The University of Minnesota and University of St Thomas have gone a combined 11 games without a win as they’ve transitioned into Big Ten and Summit League play respectively. At times, the teams have shown well defensively – nearly two thirds of those matches have seen the teams allow a goal or fewer – but on the offensive end, we just have not been seeing Minnesota’s DI programs put many goals on the board. With 6 games remaining for each team this fall, let’s dive into the offensive struggles and what could be done to turn them around down the final stretch of the 2023 season.
What player steps up individually?
The simplest way to gut check a team’s lack of scoring is to ask: are the scorers actually scoring? Are you getting goals from your forward line? Are your attacking midfielders converting the chances they’re getting and creating? Are your aerial threats scoring on the service they’re getting? Because at a certain point, you can create as many expected goals (xG) as you want with your buildup play. But when that xG is created, is it actually being converted into a goal? As star Gopher Sophia Romine puts it “someone’s just got to want to score.”
When a team like the Gophers has as much attacking talent as they have – particularly in the midfield, but also in the forward group – it’s not crazy to put some real scoring expectations on them. The team’s total offensive stats look ok overall, but 14 of the U’s 17 goals have come in three games. In 5 games, they haven’t scored at all and in the rest their scoring has been a significant challenge. For this group, that is – frankly – unacceptable. And it’s led the Gophers to continue to tweak the starting group, the way they sub, and who’s in the rotation as the season has gone on in an attempt to unlock individual players.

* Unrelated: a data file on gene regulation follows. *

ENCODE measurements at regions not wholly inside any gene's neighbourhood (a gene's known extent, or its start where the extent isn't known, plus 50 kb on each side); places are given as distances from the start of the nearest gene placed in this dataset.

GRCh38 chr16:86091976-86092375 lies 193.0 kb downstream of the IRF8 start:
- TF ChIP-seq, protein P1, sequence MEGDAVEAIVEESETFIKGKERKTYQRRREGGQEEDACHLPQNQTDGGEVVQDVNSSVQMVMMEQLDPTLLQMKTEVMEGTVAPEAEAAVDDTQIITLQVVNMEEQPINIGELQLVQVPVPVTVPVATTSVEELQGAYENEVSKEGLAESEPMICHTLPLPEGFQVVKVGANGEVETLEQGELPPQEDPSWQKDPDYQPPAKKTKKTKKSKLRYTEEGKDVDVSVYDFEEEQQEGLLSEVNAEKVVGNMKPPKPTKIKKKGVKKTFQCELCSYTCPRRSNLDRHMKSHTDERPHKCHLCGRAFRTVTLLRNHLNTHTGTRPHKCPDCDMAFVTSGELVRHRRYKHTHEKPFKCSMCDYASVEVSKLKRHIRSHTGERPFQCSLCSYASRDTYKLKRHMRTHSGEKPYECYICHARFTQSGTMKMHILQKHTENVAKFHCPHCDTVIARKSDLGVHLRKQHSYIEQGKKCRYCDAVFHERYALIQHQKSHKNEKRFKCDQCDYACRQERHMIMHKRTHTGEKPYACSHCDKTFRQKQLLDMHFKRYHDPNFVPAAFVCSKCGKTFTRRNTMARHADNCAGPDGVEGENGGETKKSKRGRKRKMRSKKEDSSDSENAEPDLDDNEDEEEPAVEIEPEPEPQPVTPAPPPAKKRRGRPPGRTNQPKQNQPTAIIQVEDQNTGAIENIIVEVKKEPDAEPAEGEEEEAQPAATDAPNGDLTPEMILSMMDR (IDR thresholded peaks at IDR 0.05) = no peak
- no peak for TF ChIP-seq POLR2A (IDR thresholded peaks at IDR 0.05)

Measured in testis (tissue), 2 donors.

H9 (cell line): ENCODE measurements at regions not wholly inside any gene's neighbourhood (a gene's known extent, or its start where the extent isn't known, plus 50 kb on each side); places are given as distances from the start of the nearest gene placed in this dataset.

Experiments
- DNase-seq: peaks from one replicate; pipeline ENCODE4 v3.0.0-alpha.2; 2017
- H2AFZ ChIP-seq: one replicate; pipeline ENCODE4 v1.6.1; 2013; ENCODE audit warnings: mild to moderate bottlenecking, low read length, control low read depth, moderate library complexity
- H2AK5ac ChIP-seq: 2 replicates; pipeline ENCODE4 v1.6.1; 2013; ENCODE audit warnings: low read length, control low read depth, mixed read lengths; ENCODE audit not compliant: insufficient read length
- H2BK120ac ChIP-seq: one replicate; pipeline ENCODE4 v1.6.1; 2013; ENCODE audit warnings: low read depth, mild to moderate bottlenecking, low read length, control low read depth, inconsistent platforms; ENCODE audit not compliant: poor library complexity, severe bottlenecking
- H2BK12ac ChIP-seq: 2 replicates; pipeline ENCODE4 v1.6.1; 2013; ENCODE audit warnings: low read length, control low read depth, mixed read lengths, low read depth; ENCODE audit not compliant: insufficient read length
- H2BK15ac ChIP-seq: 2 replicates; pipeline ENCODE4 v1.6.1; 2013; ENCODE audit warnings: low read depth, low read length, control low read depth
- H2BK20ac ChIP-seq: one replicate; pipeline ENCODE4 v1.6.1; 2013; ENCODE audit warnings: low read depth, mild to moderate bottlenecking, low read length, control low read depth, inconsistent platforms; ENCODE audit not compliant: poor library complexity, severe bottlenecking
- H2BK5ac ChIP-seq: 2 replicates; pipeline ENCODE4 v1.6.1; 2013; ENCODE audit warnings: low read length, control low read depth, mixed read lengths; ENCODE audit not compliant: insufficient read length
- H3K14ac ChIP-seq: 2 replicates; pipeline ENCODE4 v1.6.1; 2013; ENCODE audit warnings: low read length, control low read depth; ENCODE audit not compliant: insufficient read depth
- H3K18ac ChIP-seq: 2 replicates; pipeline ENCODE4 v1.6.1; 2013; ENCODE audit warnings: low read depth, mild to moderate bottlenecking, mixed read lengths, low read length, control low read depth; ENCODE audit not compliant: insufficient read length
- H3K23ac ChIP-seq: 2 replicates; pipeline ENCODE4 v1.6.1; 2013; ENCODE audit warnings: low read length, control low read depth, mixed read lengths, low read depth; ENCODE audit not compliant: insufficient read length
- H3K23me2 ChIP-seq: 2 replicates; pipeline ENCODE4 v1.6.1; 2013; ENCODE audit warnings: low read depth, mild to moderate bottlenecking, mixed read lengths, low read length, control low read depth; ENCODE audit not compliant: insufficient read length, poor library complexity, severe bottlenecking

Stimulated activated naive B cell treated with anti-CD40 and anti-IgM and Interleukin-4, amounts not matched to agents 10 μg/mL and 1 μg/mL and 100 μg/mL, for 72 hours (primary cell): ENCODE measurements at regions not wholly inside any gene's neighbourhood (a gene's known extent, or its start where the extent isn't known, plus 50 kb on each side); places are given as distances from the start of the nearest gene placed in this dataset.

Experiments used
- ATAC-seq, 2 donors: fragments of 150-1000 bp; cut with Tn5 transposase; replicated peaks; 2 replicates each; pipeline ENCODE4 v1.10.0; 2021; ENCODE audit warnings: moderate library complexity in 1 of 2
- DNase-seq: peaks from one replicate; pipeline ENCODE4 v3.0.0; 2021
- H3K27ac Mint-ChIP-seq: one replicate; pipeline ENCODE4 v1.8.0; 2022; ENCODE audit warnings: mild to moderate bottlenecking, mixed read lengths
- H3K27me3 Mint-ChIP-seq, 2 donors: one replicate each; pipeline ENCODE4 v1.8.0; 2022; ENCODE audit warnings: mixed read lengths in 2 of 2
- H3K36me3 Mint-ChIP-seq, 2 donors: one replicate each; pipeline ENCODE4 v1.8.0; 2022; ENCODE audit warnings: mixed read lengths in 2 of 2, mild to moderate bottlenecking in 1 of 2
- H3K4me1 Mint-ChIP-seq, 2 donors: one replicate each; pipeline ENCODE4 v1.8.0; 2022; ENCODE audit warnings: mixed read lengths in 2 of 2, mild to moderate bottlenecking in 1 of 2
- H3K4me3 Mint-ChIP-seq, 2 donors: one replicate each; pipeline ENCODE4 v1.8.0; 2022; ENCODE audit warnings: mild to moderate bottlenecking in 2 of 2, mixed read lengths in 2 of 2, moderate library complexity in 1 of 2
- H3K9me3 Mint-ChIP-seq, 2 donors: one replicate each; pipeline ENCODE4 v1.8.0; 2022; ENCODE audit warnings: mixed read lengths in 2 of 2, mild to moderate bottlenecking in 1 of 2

For a team like St Thomas, the tweaks have been even more dramatic. The rotation overall has been as broad as you’d expect from the Toms. 20+ players might see time in any game. Even the centerbacks might be rotated (a rarity in virtually any level of competitive soccer). Part of the reason for so many Toms seeing time is that St Thomas really does have a mountain of players who are capable of – at minimum – contributing on a Summit League team. But so many players being rotated in and out also limits every individual player’s ability to settle their role both in that individual game and as their role shifts from game to game. That leads into the next layer of analysis.